May 18, 2015 / 10:45 AM / 5 years ago

METALS-Copper dips on dollar strength, demand expectations curb losses

(Adds closing prices)

* Aluminium’s contango widens

* Copper stocks offer some hope for demand

By Pratima Desai

LONDON, May 18 (Reuters) - Copper slipped as the dollar rose on Monday, though losses were limited by signs of potentially stronger demand and expectations of further policy easing by top consumer China.

Benchmark copper on the London Metal Exchange closed down at $6,380 a tonne from $6,415 at Friday’s close.

The higher U.S. currency makes dollar-denominated commodities more expensive for holders of other currencies.

“It’s a softer start to the week. The stronger dollar is weighing on base metals, which are ignoring the oil price rise,” Danske Bank analyst Jens Pederson said.

A rising oil price has supported industrial metals in recent days because it increases the energy costs of metal production.

China, meanwhile, is being watched closely for stimulus measures in addition to the central bank’s recent interest rate cut and a reduction in the amount banks must hold as cash in an attempt to spur lending.

Analysts are also watching stocks of copper in exchange warehouses.

“After subtracting cancelled warrants to account for available LME stocks, the decline mirrors that of SHFE stocks, Barclays said in a note.

Stocks of copper in LME-approved warehouses stand at 337,775 tonnes, 37.3 percent of which is earmarked for delivery. Inventories in warehouses monitored by the Shanghai Futures Exchange, at 173,157 tonnes, have tumbled by about 30 percent since early April.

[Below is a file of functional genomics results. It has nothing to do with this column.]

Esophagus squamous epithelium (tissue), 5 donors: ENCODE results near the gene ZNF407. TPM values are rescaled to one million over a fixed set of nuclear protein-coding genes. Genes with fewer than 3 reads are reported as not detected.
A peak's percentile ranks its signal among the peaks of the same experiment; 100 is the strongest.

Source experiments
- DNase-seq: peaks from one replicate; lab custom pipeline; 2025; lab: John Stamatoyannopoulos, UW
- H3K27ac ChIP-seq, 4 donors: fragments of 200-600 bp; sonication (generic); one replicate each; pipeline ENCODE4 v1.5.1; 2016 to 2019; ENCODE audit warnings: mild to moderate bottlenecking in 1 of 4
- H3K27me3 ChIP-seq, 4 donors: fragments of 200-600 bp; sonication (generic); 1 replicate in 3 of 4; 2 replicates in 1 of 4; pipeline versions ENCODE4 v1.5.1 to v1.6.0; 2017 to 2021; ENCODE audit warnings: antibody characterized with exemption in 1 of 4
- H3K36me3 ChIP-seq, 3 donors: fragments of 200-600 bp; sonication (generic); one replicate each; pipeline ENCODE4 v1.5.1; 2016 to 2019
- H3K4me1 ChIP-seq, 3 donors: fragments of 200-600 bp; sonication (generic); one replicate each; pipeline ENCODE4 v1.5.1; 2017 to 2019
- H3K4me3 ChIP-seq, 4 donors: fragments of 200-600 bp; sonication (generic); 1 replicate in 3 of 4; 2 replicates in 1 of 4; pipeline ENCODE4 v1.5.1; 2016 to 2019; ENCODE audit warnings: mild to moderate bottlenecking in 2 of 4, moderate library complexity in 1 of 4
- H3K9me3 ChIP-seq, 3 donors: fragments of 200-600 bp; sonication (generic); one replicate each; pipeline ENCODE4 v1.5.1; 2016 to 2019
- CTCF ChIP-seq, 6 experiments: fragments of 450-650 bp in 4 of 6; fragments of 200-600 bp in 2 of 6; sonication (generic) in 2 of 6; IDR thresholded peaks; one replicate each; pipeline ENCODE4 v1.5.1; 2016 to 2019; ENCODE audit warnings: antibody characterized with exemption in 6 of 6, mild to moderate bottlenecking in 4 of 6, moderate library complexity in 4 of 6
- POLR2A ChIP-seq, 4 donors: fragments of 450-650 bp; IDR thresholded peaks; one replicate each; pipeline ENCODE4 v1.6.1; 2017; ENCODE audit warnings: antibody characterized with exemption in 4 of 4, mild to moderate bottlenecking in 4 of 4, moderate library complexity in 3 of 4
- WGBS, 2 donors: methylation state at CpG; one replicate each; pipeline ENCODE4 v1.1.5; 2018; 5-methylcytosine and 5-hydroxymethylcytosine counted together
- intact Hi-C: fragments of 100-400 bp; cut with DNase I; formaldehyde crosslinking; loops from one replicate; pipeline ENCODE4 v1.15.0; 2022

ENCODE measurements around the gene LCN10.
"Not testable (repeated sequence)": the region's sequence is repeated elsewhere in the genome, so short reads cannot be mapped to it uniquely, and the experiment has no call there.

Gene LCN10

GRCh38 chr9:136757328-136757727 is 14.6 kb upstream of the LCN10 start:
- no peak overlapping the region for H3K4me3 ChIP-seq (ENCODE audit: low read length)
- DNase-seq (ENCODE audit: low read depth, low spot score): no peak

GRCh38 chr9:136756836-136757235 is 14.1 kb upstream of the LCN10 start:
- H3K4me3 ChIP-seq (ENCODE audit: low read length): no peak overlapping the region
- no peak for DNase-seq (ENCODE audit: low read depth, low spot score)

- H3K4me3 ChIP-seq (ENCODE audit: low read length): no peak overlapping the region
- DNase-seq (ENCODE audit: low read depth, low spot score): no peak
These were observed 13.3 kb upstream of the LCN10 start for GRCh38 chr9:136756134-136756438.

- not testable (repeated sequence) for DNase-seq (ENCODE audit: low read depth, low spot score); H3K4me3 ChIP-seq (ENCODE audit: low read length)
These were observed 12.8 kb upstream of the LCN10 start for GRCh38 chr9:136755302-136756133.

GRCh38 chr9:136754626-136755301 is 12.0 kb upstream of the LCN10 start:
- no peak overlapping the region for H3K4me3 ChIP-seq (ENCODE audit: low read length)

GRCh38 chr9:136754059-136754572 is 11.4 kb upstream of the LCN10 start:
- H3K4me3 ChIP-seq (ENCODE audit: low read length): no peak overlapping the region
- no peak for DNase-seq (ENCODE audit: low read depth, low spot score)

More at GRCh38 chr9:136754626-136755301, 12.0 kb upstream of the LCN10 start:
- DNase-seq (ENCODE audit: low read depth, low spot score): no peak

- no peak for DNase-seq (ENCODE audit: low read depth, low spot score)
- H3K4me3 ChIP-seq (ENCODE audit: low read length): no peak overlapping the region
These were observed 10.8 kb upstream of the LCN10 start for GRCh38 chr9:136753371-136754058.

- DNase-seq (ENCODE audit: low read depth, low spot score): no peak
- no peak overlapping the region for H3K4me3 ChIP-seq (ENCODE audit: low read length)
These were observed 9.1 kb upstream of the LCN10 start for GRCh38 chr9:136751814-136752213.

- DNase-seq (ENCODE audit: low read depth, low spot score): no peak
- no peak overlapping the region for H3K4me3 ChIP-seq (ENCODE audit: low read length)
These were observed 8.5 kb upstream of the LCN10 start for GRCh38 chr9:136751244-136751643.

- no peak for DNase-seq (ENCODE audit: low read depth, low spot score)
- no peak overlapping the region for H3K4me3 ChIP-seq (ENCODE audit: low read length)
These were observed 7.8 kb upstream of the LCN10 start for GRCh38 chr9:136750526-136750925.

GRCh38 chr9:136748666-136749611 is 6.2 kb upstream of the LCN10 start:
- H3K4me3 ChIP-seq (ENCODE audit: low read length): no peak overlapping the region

“Both ... support the argument that while global demand could possibly remain flat year on year, it is looking increasingly unlikely that total demand has contracted relative to last year, a worry held by some at the beginning of the year, Barclays said.

Three-month aluminium, under pressure from growing supplies, ended lower at $1,820 from $1,853 on Friday. It hit $1,817 earlier on Monday, the lowest since April 24.

Current prices are below the costs incurred by some producers outside China and could persuade them to cut capacity.

Ample supplies of aluminium can be seen in the contango, or discount, of $36 a tonne for the cash contract over the three-month futures.

Zinc fell to $2,281 from Friday’s close of $2,291, while lead slid to $1,966 from $1,977. Tin was untraded at the close, but bid at $15,875 from $15,775.

Nickel traded lower at $13,750, down from Friday’s last bid at $13,960.


Three month LME copper

Most active ShFE copper

Three month LME aluminium

Most active ShFE aluminium

Three month LME zinc

Most active ShFE zinc

Three month LME lead

Most active ShFE lead

Three month LME nickel

Most active ShFE nickel

Three month LME tin

Most active ShFE tin (Editing by David Goodman and David Evans)

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